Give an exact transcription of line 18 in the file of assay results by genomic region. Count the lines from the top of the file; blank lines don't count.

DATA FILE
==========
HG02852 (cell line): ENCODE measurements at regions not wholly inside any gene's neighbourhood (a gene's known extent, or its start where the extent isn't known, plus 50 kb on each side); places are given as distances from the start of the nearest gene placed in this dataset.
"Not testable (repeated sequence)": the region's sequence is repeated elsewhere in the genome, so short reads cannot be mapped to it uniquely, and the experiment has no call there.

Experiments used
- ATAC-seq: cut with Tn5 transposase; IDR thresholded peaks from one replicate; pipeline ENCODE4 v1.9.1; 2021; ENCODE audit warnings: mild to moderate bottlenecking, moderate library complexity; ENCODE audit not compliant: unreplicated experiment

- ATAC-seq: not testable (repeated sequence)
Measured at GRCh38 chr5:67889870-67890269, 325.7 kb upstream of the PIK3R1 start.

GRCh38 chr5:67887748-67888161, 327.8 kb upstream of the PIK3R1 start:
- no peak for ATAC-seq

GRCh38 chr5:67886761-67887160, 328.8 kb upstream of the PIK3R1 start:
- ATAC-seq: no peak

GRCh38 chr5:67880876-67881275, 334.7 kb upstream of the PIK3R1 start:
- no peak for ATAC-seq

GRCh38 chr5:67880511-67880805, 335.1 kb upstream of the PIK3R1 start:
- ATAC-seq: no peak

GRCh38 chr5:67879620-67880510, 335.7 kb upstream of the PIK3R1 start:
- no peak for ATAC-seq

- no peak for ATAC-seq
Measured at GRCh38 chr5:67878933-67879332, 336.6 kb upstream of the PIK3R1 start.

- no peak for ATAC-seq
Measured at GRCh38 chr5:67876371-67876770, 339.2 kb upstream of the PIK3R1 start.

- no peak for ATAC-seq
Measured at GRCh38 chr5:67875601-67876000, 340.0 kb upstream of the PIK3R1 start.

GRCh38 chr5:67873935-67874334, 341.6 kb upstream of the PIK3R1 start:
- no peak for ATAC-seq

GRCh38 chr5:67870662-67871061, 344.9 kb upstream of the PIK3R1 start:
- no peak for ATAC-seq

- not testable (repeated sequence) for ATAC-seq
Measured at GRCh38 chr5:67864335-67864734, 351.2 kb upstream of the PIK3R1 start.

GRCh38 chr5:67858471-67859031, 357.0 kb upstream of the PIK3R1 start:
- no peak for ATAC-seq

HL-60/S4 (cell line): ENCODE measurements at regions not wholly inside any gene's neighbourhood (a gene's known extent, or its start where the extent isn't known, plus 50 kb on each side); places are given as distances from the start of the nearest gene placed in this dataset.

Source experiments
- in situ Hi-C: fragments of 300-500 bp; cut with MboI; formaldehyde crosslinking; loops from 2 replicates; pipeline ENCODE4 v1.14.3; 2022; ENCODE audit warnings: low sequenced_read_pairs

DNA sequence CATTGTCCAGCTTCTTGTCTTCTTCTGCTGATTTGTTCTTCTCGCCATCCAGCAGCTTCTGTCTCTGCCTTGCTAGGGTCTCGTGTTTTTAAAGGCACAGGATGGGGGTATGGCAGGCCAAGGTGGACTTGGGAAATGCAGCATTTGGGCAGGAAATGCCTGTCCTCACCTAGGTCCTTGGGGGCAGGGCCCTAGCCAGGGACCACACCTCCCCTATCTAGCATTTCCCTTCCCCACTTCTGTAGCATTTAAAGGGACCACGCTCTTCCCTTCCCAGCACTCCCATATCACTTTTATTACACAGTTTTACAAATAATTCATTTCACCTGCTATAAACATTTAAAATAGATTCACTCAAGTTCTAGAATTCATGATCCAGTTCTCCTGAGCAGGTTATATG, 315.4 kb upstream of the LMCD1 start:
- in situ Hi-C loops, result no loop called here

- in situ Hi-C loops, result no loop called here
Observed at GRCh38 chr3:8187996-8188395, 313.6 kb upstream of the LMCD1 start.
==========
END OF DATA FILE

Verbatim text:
Measured at GRCh38 chr5:67878933-67879332, 336.6 kb upstream of the PIK3R1 start.